Furthermore, the timeslot S0 occurring p composite slots after the timeslot F on the carrier fCD, with p<M (p=1 in the example of FIG. 3), it is judicious to choose the integer Q of the form q.M+p, with q integer. This condition is fulfilled in the example described where p=1, q=2, M=13 and Q=27. Hence, when the mobile terminal picks up the synchronization pattern transmitted by a cell in a monitoring window, it can pick up the system information transmitted by this same cell right from the next monitoring window, thereby minimizing the duration of the acquisition process.

In FIG. 1, block 30 denotes the source of the synchronization pattern transmitted in the slots F, and block 31 the source of the system information transmitted in the slots S0. Block 32 diagrammatically depicts the circuits serving to process the information exchanged on the other common control channels, in particular paging and random access channels. The block 33 diagrammatically depicts the circuits devoted to the processing and exchanging of information on the dedicated control channels S1-S11 set up with various mobile terminals in the cell. A multiplexer 35 receives the signals delivered by blocks 30 to 33 and constructs the downlink frames represented in the upper part of FIG. 3 under the control of a module 36 for synchronizing and managing the frames. The output stream from the multiplexer 35 is provided to a modulator 37 which carries out the modulation about the carrier frequency fCD output by the frequency synthesis module 38.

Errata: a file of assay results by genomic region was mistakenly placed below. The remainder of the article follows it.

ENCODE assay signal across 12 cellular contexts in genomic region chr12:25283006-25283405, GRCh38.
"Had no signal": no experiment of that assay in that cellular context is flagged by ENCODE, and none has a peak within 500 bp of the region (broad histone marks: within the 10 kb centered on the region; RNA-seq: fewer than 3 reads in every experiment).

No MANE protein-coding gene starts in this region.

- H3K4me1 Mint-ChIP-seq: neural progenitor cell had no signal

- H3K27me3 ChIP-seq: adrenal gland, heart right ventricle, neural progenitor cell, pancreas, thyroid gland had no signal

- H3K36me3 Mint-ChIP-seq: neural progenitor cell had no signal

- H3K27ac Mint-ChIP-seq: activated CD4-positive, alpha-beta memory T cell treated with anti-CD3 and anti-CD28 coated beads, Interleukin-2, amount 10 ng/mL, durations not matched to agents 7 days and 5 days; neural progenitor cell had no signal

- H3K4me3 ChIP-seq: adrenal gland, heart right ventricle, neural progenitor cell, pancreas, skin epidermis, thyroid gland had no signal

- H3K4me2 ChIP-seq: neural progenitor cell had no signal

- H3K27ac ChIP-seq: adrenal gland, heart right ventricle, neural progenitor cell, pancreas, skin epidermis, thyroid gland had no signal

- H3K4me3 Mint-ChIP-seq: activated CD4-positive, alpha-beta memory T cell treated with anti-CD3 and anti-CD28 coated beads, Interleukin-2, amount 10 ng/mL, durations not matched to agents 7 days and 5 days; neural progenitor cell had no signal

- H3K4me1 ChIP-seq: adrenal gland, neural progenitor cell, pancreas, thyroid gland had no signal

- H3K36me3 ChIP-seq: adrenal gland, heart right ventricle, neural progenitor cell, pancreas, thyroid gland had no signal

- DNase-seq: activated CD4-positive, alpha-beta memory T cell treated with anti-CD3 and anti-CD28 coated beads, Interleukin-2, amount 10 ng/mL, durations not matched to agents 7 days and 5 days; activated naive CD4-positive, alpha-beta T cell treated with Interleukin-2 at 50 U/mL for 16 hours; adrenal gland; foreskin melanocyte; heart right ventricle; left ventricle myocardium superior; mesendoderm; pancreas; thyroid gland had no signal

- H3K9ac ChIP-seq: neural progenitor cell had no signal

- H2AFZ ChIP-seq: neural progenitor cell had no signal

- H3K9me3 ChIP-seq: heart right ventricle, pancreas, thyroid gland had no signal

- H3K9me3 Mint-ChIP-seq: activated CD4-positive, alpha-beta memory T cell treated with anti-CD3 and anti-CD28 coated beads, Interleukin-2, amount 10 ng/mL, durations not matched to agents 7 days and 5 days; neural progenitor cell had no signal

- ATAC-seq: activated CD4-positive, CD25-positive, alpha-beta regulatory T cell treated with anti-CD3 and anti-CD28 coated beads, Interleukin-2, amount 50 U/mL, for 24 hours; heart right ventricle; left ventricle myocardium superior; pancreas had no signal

For reception on the control channel, the base station comprises a demodulator 49 which demodulates the signal received in relation to the carrier frequency fCU provided by the module 38, and delivers to the demultiplexer 51 the downlink binary frames having the structure represented in the lower part of FIG. 3. Under the control of the module 36 for synchronizing and managing the frames, the demultiplexer 51 extracts the information relevant to the common control channels 32 and the dedicated control channels 33.